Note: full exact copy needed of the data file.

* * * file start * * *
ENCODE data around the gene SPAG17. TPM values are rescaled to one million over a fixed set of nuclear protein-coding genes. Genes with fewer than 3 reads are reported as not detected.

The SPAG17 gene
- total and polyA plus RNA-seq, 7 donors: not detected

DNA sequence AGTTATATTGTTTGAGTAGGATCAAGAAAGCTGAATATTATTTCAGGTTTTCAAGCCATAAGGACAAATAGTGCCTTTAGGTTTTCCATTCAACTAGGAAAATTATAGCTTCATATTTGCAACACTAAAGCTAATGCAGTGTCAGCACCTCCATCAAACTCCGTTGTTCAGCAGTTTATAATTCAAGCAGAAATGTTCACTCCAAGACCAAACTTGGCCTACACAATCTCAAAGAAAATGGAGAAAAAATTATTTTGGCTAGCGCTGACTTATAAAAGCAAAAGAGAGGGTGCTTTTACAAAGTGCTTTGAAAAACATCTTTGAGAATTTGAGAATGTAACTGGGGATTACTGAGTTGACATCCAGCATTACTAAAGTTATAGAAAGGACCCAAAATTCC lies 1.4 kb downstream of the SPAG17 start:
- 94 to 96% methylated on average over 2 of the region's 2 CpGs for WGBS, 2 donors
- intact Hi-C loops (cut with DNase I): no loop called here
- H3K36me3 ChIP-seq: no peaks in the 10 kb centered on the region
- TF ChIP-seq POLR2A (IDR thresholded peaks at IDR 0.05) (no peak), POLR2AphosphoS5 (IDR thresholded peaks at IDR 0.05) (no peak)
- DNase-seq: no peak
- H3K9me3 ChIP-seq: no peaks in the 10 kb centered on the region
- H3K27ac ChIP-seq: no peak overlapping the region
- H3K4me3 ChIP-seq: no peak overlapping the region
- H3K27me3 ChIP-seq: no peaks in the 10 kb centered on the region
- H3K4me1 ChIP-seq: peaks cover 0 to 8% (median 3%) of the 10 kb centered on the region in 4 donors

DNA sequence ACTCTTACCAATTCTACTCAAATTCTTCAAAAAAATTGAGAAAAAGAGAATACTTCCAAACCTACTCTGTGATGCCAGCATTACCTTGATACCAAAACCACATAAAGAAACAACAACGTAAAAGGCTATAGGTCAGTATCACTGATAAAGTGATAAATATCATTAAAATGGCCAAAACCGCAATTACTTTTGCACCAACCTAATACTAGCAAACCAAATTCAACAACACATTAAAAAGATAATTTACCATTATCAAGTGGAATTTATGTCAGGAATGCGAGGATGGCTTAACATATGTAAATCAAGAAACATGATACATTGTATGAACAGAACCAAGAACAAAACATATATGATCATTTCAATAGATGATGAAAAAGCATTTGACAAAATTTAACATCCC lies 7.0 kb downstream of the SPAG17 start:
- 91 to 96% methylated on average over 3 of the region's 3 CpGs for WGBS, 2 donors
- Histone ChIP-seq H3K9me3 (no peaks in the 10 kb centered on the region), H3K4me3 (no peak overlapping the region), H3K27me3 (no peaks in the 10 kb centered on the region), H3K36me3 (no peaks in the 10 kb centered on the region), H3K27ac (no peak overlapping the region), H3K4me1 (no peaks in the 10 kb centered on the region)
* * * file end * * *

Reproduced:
ENCODE data around the gene SPAG17. TPM values are rescaled to one million over a fixed set of nuclear protein-coding genes. Genes with fewer than 3 reads are reported as not detected.

The SPAG17 gene
- total and polyA plus RNA-seq, 7 donors: not detected

DNA sequence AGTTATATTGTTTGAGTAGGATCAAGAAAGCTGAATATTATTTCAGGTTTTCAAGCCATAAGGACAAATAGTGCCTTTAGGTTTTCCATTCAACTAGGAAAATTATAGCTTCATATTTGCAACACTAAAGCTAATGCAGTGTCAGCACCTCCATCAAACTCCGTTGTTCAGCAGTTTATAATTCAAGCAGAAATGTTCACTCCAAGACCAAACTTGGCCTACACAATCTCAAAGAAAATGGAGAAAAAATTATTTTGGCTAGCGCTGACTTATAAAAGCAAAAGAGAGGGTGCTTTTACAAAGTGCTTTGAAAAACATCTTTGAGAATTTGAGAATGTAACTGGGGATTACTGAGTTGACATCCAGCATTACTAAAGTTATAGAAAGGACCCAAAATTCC lies 1.4 kb downstream of the SPAG17 start:
- 94 to 96% methylated on average over 2 of the region's 2 CpGs for WGBS, 2 donors
- intact Hi-C loops (cut with DNase I): no loop called here
- H3K36me3 ChIP-seq: no peaks in the 10 kb centered on the region
- TF ChIP-seq POLR2A (IDR thresholded peaks at IDR 0.05) (no peak), POLR2AphosphoS5 (IDR thresholded peaks at IDR 0.05) (no peak)
- DNase-seq: no peak
- H3K9me3 ChIP-seq: no peaks in the 10 kb centered on the region
- H3K27ac ChIP-seq: no peak overlapping the region
- H3K4me3 ChIP-seq: no peak overlapping the region
- H3K27me3 ChIP-seq: no peaks in the 10 kb centered on the region
- H3K4me1 ChIP-seq: peaks cover 0 to 8% (median 3%) of the 10 kb centered on the region in 4 donors

DNA sequence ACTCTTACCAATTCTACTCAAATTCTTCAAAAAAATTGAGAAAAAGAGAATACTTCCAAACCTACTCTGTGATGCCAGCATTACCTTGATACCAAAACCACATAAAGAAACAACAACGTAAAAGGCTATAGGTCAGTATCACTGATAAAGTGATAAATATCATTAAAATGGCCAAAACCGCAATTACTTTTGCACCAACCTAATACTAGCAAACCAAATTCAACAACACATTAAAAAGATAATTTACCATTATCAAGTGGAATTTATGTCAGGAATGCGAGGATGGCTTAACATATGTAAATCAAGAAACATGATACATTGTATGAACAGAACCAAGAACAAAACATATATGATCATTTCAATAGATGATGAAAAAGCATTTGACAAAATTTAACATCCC lies 7.0 kb downstream of the SPAG17 start:
- 91 to 96% methylated on average over 3 of the region's 3 CpGs for WGBS, 2 donors
- Histone ChIP-seq H3K9me3 (no peaks in the 10 kb centered on the region), H3K4me3 (no peak overlapping the region), H3K27me3 (no peaks in the 10 kb centered on the region), H3K36me3 (no peaks in the 10 kb centered on the region), H3K27ac (no peak overlapping the region), H3K4me1 (no peaks in the 10 kb centered on the region)